PHONE HACKING AT THE SCREWS
Lewis told MPs that News International had now threatened injunctions to stop him acting for other clients who want to sue over voicemail hacking – including PR man Max Clifford, whose phone was hacked by private investigator Glenn “Trigger” Mulcaire. He gave the committee a copy of a letter, dated 11 August, from Julian Pike of Farrer & Co, the Dirty Digger’s solicitors.
“We refute [sic] any suggestion that you are able to act for Mr Clifford either now or in the future or any other would-be claimant in respect of voicemail accessing allegations… You personally were party to confidential information… which you are obliged not to disclose. Were you to act for any other would-be claimant in respect of the voicemail accessing allegations, at the very least there is an undoubted risk that the confidential information would be put to use… It goes without saying that our client will object to your involvement in this or any other related case as against our client for the reasons set out above. We reserve our client’s rights to take injunctive proceedings against you should you choose to disregard the matters contained in this letter.”
Just one rogue reporter…
When Lewis was asked by the committee what he understood this letter to be saying, he replied: "You know too much. Don’t act against us or we will bring the whole weight of the organisation against you.” The chairman asked Lewis on what possible legal basis NI could injunct him. “On the basis that I won,” he said, “and my client got a lot of money.”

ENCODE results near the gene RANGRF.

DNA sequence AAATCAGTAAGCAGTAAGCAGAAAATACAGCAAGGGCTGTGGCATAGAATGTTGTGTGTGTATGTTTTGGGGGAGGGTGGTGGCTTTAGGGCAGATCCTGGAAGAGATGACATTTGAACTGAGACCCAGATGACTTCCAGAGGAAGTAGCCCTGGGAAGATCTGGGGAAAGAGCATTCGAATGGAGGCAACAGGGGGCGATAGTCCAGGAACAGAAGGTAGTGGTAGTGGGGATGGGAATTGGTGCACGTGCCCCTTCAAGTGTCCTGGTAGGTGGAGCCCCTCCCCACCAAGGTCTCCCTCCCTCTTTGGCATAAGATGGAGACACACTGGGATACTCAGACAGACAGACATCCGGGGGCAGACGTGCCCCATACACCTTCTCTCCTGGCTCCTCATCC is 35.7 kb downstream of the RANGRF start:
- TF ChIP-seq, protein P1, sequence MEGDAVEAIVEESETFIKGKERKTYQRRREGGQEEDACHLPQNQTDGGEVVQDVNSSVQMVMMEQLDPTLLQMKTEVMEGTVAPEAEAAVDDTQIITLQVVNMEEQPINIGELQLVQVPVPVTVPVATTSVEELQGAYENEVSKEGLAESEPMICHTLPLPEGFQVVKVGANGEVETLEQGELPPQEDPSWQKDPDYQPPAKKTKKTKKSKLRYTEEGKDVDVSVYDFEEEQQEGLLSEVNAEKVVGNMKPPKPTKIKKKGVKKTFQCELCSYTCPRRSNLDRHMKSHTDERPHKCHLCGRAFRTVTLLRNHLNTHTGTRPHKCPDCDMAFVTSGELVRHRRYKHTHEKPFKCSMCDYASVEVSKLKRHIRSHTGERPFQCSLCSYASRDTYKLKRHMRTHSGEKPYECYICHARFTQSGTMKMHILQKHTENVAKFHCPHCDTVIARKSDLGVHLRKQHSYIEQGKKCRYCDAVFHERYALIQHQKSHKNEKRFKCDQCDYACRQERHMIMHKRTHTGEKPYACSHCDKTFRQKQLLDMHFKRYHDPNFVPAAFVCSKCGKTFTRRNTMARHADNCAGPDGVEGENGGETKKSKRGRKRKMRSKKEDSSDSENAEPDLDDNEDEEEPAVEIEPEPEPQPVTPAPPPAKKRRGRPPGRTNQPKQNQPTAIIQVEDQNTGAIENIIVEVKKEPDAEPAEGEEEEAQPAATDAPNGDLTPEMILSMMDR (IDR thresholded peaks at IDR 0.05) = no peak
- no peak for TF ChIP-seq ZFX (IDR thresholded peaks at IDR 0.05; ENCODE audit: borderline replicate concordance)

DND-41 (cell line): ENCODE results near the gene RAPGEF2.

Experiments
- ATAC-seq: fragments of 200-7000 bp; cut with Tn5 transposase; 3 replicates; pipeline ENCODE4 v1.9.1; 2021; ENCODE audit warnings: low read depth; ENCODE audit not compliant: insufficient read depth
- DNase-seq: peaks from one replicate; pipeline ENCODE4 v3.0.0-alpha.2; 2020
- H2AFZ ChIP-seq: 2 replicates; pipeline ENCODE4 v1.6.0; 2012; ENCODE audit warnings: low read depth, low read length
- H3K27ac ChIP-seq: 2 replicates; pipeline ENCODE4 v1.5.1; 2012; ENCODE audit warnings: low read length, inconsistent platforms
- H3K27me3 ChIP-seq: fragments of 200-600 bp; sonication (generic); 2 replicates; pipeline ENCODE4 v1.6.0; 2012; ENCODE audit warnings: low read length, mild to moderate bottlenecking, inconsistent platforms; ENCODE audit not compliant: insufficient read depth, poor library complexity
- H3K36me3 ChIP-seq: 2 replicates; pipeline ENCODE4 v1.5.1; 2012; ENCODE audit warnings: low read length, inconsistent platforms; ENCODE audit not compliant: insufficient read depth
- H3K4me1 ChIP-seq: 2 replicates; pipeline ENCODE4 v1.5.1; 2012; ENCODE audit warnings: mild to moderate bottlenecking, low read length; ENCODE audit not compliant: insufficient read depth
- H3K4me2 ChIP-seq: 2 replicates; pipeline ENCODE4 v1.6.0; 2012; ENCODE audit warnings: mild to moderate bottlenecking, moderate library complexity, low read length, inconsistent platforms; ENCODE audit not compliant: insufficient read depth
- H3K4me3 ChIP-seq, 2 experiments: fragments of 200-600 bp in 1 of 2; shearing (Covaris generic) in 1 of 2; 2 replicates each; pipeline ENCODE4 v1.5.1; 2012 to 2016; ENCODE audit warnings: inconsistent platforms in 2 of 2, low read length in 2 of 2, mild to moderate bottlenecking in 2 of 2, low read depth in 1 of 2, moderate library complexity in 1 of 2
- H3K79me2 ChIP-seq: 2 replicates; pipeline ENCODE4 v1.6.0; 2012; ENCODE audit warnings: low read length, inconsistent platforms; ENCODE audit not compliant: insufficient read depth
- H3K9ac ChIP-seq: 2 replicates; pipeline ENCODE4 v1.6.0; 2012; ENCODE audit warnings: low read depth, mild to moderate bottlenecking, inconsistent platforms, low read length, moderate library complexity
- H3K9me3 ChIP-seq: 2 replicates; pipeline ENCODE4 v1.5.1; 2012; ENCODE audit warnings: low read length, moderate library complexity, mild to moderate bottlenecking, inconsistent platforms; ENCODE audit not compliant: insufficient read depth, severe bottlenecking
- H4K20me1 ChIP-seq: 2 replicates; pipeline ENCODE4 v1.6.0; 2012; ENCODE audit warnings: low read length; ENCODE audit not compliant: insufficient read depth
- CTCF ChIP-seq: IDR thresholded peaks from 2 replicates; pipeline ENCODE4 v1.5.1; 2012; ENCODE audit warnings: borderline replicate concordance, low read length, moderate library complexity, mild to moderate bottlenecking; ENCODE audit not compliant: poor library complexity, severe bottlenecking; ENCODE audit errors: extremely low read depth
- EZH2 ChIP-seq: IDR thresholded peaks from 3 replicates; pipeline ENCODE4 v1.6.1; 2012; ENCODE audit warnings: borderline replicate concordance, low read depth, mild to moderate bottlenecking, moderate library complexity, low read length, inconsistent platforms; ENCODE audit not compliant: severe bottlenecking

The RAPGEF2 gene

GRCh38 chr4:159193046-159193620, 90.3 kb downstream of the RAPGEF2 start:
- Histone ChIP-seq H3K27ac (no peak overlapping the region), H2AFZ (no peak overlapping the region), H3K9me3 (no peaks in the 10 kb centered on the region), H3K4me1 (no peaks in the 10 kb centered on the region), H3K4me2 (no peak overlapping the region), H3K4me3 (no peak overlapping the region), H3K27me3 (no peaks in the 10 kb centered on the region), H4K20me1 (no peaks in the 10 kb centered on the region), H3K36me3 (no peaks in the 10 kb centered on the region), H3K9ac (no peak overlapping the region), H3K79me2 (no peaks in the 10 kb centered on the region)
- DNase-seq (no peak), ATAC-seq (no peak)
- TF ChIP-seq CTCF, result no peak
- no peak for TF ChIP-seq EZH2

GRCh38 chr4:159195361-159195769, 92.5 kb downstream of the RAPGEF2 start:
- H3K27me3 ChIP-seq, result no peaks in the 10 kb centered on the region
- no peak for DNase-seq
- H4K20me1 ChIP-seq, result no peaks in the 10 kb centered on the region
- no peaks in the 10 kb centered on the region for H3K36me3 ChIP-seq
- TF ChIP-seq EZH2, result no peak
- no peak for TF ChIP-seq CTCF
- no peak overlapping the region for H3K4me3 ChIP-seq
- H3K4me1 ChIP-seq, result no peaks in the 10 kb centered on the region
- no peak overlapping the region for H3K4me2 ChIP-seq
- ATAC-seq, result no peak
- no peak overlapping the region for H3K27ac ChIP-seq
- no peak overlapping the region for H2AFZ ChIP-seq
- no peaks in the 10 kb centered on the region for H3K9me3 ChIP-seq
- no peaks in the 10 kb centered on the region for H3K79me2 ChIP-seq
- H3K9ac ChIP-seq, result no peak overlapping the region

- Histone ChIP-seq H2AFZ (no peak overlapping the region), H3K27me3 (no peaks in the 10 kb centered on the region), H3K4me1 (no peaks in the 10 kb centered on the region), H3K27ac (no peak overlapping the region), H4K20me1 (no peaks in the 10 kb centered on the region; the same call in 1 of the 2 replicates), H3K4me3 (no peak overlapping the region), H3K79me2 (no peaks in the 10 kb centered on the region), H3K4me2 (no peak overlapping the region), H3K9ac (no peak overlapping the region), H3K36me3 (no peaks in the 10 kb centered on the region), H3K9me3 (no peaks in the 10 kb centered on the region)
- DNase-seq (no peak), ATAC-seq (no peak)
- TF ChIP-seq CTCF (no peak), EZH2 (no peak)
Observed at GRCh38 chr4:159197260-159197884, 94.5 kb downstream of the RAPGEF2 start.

All this is very odd in light of the repeated assertions by Murdoch executives that they had nothing to do with systematic phone hacking, which was all the work of just one rogue reporter and an overactive private investigator. Why so jumpy?
More top stories in the latest issue:
DON’T READ ALL ABOUT IT…
Why, while other papers gorged on the David Beckham knighthood story, the Times and Sunday Times had to keep schtum.
Red faces across Fleet Street after it’s revealed how the Henry Jackson Society has been paid by Japan to put anti-China stories in the British media.
Eleanor Mills makes no secret of wanting the top job at the Standard – but Sunday Times colleagues suspect it’s a ruse to get Rupert to promote her.
After the murder of South Yorkshire teenager Leonne Weeks, hacks waste no time contacting her underage schoolfriends for photos and information.
David Cameron failed to persuade Lord Rothermere to sack Paul Dacre, but had more luck at the Telegraph dripping poison about its then editor Tony Gallagher.
Sunday Mirror bosses grow uneasy at columnist John Prescott’s output as his ghost writer, son David, is now Jeremy Corbyn’s adviser and speechwriter.